Municipal Borough of Chingford
and the Municipal Borough of Leyton
Municipal Borough of Leyton
to form the London Borough of Waltham Forest
London Borough of Waltham Forest
in Greater London.[6] Other places in east London
London
formerly of the county of Essex, such as Ilford and Romford
Romford
were placed into London
London
Boroughs along with Walthamstow. None of the postal district names or codes was changed at this time (e.g. Ilford
Ilford
remained Ilford, Essex, and Walthamstow
Walthamstow
remained London E17). Recent history[edit] Since the 2012 Summer Olympics, the town has become increasingly popular mostly as a result of gentrification. Local property prices have increased at a high rate of 22.3% from 2013-2014, compared to London's average of 17.8%.[7] It has turned Walthamstow
Walthamstow
into a 'trendy' town similar to Shoreditch. The leafy Walthamstow Village
Walthamstow Village
in particular has become sought-after by buyers.[8] On 29 May 2015, a regular local unicyclist was hit and dragged under by a double decker route 212 bus in Hoe Street. Locals numbering up to 100 people helped to pull the bus off the unicyclist.[9][10] The MP for Walthamstow, Stella Creasy, later said she was "proud" of the community for saving the unicyclist's life.[11] Governance[edit] Walthamstow
Walthamstow
elects councillors to Waltham Forest London
London
Borough Council. Geography[edit]

The Nag's Head in Orford Road, Walthamstow
Walthamstow
Village

The Grade II listed building
Grade II listed building
of the former Jones's Butchers Shop in Wood Street, dating back to the late 18th century

Warner properties

St Mary The Virgin, the oldest building in Walthamstow, dating as far back as the 13th century

Walthamstow
Walthamstow
is bordered to the north by Chingford, south by Leyton
Leyton
and Leytonstone, east by the southern reaches of Epping Forest
Epping Forest
at Woodford and west by Tottenham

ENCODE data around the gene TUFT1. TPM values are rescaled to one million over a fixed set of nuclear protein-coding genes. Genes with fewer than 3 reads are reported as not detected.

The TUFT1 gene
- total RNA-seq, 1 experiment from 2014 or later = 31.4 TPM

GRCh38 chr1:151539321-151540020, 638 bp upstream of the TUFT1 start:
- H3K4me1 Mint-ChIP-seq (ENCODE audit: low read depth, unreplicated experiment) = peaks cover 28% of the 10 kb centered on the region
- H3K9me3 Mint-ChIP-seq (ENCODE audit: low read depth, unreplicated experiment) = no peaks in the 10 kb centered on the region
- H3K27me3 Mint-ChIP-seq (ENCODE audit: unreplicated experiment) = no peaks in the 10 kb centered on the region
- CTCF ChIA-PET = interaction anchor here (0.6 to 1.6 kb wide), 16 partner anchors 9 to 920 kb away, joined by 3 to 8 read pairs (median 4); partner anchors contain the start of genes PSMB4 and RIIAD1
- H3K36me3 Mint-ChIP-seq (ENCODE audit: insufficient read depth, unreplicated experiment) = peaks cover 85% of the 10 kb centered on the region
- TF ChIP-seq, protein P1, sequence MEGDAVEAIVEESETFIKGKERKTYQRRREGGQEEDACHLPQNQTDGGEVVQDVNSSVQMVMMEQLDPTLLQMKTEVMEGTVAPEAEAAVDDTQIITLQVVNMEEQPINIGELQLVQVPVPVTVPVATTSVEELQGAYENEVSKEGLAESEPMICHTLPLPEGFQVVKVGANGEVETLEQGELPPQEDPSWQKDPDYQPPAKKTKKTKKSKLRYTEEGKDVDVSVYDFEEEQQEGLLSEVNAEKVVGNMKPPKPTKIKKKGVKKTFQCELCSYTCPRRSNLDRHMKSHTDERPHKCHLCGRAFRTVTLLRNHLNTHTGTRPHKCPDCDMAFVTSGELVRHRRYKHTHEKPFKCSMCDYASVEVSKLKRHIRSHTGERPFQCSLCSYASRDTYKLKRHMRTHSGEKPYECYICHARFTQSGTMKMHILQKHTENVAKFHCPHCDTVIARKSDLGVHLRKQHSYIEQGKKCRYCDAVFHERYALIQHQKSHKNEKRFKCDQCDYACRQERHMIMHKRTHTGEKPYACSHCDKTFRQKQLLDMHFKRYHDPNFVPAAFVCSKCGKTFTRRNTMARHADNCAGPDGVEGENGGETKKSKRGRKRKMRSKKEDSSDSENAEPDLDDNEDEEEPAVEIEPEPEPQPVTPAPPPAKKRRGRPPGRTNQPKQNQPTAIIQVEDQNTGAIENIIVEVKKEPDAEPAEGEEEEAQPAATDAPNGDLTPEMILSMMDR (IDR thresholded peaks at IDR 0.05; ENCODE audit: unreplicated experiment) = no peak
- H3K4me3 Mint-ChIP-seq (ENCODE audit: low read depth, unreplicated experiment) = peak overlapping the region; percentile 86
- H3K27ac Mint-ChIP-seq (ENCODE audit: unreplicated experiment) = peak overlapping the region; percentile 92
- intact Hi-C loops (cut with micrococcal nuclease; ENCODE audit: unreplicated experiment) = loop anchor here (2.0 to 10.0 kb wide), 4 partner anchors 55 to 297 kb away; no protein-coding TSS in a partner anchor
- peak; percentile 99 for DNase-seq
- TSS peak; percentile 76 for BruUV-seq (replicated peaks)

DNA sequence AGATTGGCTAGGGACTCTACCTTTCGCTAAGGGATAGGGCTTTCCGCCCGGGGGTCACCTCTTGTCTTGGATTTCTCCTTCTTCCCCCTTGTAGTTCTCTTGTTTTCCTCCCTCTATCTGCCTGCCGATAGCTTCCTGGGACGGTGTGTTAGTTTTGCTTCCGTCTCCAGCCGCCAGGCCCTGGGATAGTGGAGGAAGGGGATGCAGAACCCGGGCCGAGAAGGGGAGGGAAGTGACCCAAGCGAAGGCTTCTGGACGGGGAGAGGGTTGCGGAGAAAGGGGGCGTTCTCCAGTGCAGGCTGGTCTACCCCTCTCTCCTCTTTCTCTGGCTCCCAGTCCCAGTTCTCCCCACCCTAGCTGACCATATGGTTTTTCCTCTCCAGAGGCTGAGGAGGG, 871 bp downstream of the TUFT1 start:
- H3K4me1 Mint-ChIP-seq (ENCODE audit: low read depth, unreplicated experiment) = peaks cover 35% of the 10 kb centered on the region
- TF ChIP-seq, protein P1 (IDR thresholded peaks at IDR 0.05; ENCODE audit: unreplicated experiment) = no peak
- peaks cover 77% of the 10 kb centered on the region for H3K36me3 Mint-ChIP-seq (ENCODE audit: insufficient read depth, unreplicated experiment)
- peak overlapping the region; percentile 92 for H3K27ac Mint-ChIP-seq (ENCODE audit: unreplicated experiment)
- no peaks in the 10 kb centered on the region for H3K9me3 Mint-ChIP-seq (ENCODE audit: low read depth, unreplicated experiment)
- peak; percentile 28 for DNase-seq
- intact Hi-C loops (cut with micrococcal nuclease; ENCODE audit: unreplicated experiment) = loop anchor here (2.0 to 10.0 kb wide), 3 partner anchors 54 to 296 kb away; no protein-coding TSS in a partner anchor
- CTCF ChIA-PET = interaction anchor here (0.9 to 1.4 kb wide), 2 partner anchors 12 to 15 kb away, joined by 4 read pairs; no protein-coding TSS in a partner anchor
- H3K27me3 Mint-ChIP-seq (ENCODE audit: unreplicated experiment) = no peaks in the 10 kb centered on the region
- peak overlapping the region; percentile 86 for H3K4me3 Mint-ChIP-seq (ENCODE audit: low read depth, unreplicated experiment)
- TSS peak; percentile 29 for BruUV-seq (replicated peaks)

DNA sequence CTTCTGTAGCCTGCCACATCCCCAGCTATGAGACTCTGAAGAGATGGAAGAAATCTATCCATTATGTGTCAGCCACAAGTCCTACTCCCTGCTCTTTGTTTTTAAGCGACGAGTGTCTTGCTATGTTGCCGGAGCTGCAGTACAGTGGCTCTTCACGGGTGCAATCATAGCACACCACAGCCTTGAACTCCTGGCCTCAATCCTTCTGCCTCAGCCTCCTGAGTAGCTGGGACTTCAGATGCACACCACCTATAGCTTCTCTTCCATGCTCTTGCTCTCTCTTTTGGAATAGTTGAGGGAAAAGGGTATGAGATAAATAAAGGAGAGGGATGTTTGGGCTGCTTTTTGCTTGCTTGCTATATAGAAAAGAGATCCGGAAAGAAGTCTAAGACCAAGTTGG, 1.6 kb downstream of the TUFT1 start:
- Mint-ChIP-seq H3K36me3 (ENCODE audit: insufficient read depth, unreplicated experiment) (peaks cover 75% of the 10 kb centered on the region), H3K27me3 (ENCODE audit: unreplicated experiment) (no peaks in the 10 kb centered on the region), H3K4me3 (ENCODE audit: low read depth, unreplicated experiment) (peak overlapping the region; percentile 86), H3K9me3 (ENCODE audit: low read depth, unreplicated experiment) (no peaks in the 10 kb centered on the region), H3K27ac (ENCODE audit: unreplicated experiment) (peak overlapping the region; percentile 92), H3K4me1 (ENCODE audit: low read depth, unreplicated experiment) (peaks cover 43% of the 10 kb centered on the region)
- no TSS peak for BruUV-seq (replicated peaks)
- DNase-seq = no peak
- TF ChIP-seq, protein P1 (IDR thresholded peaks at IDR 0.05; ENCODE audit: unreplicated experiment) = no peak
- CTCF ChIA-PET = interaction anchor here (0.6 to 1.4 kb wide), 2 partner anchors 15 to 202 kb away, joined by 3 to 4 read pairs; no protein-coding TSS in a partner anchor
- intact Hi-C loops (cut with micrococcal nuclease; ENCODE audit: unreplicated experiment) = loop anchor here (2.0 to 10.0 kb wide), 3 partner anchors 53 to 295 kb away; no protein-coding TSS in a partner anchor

Tottenham
and the River Lea
River Lea
valley. The A112 ( Leyton
Leyton
High Road, Hoe Street, Chingford
Chingford
Road, Chingford
Chingford
Mount Rd) passes south-north through Walthamstow
Walthamstow
and its neighbouring towns forming part of an ancient route from London
London
to Waltham Abbey. Walthamstow
Walthamstow
Central is the main town centre and includes Selborne Road and the High Street. Walthamstow Village
Walthamstow Village
conservation area is a peaceful and attractive district to the east of what has become the commercial centre of Walthamstow. The area is roughly defined as being south of Church Hill, west of Shernhall Street, north of Grove Road and east of Hoe Street. Orford Road is the main route through the district, though even this is a quiet thoroughfare by the standards of London. The village has a small selection of specialist shops, pubs and restaurants, and house prices tend to be higher in the streets of this neighbourhood. It was voted best urban village in London
London
by Time Out magazine in 2004. Upper Walthamstow
Upper Walthamstow
is to the east of Walthamstow
Walthamstow
Village. The area's main thoroughfare is Wood Street, which has a good selection of shops and local businesses, and is served by railway, with a railway station on the Liverpool Street to Chingford
Chingford
line. Wood Street is home to Wood Street Indoor Market.[12] The market was the site of a cinema from 1912 to 1955, operated by the Penny Picture Theatre Co. It re-opened under new independent management in 1953 as the Rio Cinema, but this was short lived and it closed in 1955.[13] Now the market is filled with quirky market traders, and was documented in a short documentary made by Mark Windows.[14] Walthamstow
Walthamstow
has a wide variety of housing stock, but the vast majority of residential property was built in the early 20th century. From Coppermill Lane in the west (next to the marshes), to Wood Street in the east, there are scores of terraced streets dating to the Edwardian era and the 1920s. The area along Markhouse Road and St James Street has many examples of Warner properties. These were developed as affordable housing for the working classes in the early part of the 20th century. Bombing raids in the Second World War